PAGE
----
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Setting up your Go environment

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Installing Go is pretty straightforward, you can just download it for your system from the go website. Mac OS users can also use brew, and Windows users can also use chocolatey. In both cases, Go should be installed in the correct location and put into the correct executable $PATH.

For Linux users, once you've downloaded and expanded the tar files, copy it over to /usr/local and set /usr/local/go/bin in your $PATH so you can run go.

Programs written in Go compile down into a single executable file that does not need any other software to run. So you only really need to install Go on the computer that will build the Go code, not necessarily on the computer that will run the final executable.

To test your installation was successful, you can run go version which should print out the version you've just installed.

Your Workspace

You can organise your Go projects as you want, but Go still expects you to have a single place for the libraries you install with go install . You can set this place yourself but it is $HOME/go by default. Either way, it's important to explicitly state where this is in your bash profile.

export GOPATH=$HOME/go
export PATH=$PATH:/$GOPATH/bin
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Don't forget to source your .profile to have your updates take effect.

To have a look at all of the environment variables go is aware of, you can run go env from your terminal.

$ go env

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What's included, running and building code

Go comes with a ton of stuff off the bat, including a code formatter, a compiler, a linter, a test runner, and a dependency manager.

Here's a simple Hello World program:


package main

import "fmt"

func main() {
    fmt.Println("Hello world")
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If you run go run hello.go, you should see Hello World printed out onto the console, but you won't find a binary next to your hello.go file. This is because go run compiles your code into a binary, but in a temporary folder which it then deletes after it's done executing your code. This makes it handy to use it for scripting or testing things out.

To create an executable, run go build hello.go. The binary name will by default match the file or package name. You can specify the name or location using the -o flag: go build -o my_custom_name hello.go.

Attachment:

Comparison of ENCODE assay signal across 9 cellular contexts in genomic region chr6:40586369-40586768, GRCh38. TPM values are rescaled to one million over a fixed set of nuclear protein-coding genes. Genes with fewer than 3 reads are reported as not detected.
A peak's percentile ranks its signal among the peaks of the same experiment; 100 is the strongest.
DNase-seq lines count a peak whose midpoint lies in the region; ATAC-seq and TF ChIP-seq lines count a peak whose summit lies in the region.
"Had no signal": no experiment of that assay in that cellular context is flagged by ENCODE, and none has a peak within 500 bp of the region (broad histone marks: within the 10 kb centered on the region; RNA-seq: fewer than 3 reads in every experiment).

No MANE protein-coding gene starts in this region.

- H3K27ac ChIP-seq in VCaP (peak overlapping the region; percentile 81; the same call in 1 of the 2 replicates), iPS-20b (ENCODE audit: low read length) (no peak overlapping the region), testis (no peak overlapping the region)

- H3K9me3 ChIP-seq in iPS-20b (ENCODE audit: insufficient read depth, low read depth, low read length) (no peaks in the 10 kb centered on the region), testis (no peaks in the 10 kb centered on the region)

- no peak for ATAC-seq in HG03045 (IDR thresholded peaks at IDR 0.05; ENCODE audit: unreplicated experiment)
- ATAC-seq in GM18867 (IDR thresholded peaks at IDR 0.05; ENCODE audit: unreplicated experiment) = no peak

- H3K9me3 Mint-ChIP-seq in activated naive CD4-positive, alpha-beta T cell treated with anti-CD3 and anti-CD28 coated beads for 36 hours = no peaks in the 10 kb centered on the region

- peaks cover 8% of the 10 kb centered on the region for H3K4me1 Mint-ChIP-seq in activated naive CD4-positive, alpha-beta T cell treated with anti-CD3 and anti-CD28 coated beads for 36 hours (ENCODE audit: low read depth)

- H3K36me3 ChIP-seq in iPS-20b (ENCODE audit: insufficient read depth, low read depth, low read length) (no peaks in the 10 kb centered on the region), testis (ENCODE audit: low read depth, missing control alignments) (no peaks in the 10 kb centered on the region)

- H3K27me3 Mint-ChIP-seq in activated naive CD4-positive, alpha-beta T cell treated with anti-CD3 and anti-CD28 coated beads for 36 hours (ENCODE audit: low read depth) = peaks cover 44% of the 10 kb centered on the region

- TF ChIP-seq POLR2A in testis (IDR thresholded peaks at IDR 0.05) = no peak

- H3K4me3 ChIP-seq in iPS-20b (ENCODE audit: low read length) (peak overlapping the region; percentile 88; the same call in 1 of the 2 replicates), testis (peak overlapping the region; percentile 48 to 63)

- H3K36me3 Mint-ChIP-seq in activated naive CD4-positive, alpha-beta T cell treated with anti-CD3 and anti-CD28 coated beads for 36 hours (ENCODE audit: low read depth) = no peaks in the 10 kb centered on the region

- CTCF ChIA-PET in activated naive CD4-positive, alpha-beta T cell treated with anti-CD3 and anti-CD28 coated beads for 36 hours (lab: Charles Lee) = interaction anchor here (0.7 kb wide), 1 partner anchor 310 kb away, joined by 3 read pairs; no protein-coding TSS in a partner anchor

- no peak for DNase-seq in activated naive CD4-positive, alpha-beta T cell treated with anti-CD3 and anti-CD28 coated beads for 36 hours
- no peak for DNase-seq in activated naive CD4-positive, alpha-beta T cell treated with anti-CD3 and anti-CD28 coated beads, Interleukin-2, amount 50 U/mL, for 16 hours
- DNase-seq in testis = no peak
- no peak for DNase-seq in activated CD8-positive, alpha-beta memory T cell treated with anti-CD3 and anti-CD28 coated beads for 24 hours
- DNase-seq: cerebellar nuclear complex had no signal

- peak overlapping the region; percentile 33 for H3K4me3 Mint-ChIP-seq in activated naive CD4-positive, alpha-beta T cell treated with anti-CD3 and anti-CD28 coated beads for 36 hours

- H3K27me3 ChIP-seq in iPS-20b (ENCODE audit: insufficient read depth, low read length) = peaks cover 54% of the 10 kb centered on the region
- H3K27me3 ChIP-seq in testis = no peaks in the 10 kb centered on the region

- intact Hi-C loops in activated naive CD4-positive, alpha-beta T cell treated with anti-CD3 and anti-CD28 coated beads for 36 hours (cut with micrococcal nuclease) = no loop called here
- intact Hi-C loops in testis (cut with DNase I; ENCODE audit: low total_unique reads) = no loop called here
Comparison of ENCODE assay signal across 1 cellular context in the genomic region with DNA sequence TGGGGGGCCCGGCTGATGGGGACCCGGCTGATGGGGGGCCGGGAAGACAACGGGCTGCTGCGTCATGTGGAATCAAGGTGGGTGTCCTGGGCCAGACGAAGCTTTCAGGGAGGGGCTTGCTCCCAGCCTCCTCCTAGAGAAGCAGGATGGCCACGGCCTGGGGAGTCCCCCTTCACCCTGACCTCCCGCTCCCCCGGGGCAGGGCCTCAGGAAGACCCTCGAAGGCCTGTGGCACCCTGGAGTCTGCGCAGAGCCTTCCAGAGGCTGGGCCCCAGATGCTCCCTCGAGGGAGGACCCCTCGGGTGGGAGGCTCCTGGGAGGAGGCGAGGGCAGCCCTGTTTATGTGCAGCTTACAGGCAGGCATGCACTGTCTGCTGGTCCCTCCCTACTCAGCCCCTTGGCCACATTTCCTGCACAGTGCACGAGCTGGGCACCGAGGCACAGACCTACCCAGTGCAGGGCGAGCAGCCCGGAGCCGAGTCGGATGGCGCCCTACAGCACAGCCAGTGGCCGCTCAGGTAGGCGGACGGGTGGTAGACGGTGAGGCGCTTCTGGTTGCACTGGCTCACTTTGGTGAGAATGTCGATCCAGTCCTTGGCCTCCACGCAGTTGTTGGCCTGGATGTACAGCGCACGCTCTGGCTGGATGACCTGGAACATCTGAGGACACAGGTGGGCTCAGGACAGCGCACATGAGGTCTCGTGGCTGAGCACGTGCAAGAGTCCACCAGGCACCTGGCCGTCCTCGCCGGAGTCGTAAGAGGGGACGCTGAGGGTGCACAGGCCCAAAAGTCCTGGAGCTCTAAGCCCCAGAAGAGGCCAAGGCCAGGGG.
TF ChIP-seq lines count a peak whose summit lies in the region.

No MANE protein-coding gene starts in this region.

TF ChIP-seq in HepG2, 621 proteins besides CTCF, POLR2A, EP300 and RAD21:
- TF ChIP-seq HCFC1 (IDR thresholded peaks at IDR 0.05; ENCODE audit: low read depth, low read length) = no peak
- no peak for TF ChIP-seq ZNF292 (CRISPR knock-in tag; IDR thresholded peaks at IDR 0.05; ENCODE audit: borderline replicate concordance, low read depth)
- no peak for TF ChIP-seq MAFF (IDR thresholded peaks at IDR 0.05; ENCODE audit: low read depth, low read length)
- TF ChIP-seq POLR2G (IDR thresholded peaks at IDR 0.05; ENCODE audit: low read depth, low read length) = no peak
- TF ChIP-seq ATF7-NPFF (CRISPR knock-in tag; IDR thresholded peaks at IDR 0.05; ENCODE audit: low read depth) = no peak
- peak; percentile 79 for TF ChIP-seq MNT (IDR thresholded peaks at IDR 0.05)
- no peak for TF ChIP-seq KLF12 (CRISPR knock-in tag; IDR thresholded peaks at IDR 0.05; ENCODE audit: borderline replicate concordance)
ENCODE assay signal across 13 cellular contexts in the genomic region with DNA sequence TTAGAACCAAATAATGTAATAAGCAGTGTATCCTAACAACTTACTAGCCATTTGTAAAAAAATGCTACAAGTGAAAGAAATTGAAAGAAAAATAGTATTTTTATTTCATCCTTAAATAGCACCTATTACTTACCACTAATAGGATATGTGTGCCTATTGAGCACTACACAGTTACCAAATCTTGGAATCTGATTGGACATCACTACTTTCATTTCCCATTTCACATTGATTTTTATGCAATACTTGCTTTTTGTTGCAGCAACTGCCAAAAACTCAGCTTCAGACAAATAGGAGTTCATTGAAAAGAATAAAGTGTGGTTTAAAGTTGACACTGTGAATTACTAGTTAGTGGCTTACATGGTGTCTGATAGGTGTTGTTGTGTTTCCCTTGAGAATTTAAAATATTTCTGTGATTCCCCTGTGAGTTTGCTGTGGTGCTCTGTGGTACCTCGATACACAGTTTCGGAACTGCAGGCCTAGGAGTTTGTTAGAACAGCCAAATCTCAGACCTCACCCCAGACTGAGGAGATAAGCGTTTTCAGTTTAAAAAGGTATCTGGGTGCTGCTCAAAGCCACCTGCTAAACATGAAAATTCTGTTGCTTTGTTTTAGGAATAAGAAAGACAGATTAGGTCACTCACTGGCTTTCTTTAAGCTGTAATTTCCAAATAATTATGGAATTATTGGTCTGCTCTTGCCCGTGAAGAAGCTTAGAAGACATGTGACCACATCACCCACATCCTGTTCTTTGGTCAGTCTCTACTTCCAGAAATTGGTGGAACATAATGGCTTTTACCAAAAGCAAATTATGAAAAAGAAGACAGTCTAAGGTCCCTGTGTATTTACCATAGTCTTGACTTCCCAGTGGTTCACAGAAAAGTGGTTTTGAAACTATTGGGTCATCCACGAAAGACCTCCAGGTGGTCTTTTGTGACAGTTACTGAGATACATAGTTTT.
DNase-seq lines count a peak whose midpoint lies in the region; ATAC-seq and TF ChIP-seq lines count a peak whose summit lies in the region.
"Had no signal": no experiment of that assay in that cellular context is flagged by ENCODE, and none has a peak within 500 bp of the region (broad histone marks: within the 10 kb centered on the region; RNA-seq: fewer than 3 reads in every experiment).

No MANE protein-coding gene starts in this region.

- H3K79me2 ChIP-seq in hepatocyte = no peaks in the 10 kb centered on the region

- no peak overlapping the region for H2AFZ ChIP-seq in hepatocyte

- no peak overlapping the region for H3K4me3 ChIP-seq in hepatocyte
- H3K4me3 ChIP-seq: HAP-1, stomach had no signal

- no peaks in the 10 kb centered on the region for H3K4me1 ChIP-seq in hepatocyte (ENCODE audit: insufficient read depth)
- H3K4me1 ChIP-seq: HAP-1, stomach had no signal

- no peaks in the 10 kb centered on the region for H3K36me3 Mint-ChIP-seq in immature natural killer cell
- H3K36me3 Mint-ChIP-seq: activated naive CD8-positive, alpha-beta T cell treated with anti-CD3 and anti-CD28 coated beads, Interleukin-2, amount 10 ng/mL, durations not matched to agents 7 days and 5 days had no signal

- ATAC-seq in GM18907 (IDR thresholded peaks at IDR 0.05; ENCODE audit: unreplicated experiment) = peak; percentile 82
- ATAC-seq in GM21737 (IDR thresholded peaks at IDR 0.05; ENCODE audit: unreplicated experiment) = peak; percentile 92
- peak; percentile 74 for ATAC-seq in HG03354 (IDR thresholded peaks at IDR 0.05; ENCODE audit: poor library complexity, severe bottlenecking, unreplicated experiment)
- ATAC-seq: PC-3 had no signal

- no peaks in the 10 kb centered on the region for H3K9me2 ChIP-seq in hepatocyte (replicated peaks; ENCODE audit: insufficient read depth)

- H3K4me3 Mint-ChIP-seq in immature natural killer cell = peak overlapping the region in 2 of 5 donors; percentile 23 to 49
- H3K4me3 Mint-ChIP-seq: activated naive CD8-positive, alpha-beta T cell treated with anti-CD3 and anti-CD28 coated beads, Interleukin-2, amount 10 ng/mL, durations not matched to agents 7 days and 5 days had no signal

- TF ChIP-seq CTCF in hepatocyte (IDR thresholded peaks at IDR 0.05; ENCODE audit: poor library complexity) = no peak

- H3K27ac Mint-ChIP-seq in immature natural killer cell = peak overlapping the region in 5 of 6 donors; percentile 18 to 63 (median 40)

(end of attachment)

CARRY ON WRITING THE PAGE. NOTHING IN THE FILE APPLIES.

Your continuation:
Installing other peoples code

Go uses go install to install third-party software. However, the way Go stores and distributes third-party projects is a little different to other languages, like JavaScript with it's NPM registry. There's no central registry with Go. Instead, projects are shared by their source code and compiled on your machine when you run go install. The command takes an argument which is the location of where the source code's repository is and the version of the code you want. It then downloads, compiles, and installs it for you.

As an example, there's a tool called Hey for load testing HTTP servers. You can install it as follows:

go install
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This will pull the source code down, compile it for you and turn it into an executable, which you can then run as hey:

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Go has a specific way of formatting code that is built-in as part of the language. Unlike most languages that offer flexibility in how you lay your code out, Go has standardised formatting that makes it easier to write, but also easier to manipulate your source code using external tooling.

It also prevents developers from disagreeing on what the "better" way to write their code is. For example, Go uses tabs to indent and you can't choose to write your function's opening brace on the next line like you can in some other languages, it'd actually give you a syntactical error.

Go comes with the command fmt which formats your code for you into this standardised way.

The semicolon insertion rule

Go requires a semicolon at the end of each statement, but the developers themselves don't put them in, the compiler does.

It follows a simple rule, putting a semicolon at the end of a line if the last item is one of the following:

  • An identifier (e.g. int, float64)
  • A basic literal (e.g. 5, "hello")
  • One of the tokens: "continue", "break", "fallthrough", "return", "++", --", "}", ")"

This simple rule makes the Go compiler faster and simple but also enforces a programming style.

Linting and scanning your code for bugs

The tool golint tries to make sure your code matches the Go style guidelines. It highlights things you could change and gives you suggestions, and its a good idea to take them onboard since Go developers expect code to look a certain way. But it's not completely accurate and can give false negatives and positives.

When it comes to catching errors like passing the wrong number of variables to a function or unused variables, that's what the tool go vet is used for.

Since there are many other tools that you can also run to check code style and find bugs, it can be unruly to run them all individually. You can run multiple tools together with golangci-lint. It runs golint, go vet, and a list of other code quality tools. If you don't agree with all of the suggestions it gives you, you can configure which you want to run and what files they should run on by adding a file called .golangci.yml. Then you can run it as usual with golangci-lint run.

The Go Playground

The Go Playground is a website that gives you a place to quickly try out Go code, similar to Python and Node command-line environments.

This post is some of my notes on Go, the resources I've used can be found below.


Learning Go - Jon Bodner

Effective Go - Golang

Golang Code Review Comments

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